Cast your mind back to the first half of 2021 when, as ever, Cody Rhodes dominated the wrestling discourse.
He was slowly and unwittingly turning heel on the AEW audience, a strong enough majority of whom felt that he was winning too many matches. The first such complaints had emerged when, following victories over Lance Archer and Mr. Brodie Lee in 2020, he had invited the dreaded "Super" prefix. Dying his hair black was one of his less sensible decisions with hindsight.
Wins over Penta El Zero M and then Anthony Ogogo - who had impressed massively with his sh*thouse presence and threatening promo game - created a shift in the perception of Cody's character, and it didn't matter that Tony Khan had full booking control over it. He was winning too much. He was bleeding too much in a bid to garner sympathy. He was flexing his biceps atop his own personalised megabus, which, yes, was a bit much.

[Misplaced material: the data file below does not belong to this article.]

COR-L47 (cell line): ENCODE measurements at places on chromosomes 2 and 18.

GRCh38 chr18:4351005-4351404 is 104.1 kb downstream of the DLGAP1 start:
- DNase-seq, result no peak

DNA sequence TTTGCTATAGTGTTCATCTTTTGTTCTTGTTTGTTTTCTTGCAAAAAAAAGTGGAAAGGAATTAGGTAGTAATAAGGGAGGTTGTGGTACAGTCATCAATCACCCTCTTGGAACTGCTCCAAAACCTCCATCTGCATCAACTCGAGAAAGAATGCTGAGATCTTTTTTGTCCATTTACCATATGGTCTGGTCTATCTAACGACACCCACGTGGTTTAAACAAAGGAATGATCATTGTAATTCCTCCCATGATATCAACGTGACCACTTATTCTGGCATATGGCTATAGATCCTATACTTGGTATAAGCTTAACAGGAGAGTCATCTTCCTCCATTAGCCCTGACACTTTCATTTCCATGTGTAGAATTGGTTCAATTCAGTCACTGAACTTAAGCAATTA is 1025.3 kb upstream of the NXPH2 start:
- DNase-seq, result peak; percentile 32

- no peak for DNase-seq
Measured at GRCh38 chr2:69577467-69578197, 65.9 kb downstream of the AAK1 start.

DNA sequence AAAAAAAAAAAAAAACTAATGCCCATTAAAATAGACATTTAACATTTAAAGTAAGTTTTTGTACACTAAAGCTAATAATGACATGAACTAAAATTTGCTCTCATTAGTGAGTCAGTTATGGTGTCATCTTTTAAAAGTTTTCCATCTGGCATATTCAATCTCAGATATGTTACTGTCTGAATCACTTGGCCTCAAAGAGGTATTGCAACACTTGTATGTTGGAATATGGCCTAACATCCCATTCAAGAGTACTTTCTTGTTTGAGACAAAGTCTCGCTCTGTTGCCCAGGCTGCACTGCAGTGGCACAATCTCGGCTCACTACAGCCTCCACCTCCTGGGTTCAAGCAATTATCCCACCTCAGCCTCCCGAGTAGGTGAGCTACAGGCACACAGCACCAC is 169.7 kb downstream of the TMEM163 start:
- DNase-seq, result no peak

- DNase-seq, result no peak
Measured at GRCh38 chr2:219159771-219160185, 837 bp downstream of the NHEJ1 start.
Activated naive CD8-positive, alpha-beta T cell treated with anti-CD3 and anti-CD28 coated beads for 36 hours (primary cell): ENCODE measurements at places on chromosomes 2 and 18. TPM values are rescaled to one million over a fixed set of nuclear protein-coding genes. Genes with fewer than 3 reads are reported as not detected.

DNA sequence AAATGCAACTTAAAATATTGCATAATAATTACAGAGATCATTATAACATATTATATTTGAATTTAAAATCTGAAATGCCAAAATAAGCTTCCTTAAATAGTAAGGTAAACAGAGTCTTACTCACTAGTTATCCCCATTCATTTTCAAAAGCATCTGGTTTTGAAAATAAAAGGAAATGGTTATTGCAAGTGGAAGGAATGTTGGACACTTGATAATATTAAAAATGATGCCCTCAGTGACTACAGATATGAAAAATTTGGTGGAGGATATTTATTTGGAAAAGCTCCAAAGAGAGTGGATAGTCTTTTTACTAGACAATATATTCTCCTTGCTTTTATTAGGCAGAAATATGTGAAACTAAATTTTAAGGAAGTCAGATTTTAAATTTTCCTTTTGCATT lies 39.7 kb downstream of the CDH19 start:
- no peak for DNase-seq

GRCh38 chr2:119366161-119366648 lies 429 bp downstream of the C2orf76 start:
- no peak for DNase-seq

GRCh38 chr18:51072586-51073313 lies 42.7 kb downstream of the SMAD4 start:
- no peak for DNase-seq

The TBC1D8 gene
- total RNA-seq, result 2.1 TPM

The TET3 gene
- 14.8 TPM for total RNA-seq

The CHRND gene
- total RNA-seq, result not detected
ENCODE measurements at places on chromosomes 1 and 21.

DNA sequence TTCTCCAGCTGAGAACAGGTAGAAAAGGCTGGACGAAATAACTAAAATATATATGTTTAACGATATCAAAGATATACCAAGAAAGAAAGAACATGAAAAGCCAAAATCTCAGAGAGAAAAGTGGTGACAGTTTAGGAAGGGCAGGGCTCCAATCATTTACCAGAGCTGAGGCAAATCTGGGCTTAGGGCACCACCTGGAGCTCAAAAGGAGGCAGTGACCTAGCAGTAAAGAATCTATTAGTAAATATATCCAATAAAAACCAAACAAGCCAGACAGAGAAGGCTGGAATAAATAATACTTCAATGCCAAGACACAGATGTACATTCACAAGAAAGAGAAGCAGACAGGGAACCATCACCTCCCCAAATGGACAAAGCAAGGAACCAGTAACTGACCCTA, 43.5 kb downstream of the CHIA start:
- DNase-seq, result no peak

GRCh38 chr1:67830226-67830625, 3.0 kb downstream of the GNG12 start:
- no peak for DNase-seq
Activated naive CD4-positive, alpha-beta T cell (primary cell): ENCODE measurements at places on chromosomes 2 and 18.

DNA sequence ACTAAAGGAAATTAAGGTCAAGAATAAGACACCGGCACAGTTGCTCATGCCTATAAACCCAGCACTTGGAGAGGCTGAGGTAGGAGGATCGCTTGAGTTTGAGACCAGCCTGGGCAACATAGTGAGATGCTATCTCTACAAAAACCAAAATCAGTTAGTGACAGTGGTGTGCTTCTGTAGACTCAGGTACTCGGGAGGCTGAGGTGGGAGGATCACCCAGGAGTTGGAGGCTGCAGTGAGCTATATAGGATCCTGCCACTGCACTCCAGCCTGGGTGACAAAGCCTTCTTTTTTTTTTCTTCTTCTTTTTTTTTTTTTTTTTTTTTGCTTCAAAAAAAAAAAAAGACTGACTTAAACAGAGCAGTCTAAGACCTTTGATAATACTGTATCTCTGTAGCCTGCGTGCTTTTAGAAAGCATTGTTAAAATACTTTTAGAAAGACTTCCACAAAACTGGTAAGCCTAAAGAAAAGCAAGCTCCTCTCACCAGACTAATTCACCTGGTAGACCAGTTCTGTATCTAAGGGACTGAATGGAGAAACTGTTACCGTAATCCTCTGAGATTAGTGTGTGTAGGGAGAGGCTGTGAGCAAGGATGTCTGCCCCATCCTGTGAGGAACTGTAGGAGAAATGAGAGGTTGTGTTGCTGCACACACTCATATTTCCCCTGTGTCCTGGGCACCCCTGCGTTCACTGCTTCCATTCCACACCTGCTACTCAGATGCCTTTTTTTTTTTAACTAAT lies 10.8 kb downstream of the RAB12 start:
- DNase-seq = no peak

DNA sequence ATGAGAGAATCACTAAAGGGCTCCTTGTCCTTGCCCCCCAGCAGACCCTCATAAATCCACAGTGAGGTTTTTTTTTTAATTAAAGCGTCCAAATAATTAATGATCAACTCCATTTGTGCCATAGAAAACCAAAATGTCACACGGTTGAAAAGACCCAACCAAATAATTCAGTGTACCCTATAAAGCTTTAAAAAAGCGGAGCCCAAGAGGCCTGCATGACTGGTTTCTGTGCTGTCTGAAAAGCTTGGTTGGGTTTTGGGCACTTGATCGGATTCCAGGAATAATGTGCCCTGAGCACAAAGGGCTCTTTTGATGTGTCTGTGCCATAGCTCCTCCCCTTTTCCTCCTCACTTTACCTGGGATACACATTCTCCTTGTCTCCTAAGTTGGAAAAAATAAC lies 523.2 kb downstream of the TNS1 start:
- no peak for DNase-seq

Before considering who he ate pins for - three of the Four Pillars, proving that TK knows how to book with conviction long-term - stars win matches. That is how they are then perceived as stars.
Cody Rhodes just entered what was, alongside his Double O Nothing 2019 masterpiece, his career performance at WWE Hell In A Cell. He doesn't do this if his star power wasn't protected in the years prior.
A senseless one-off defeat isn't always a dreadful omen - but sometimes...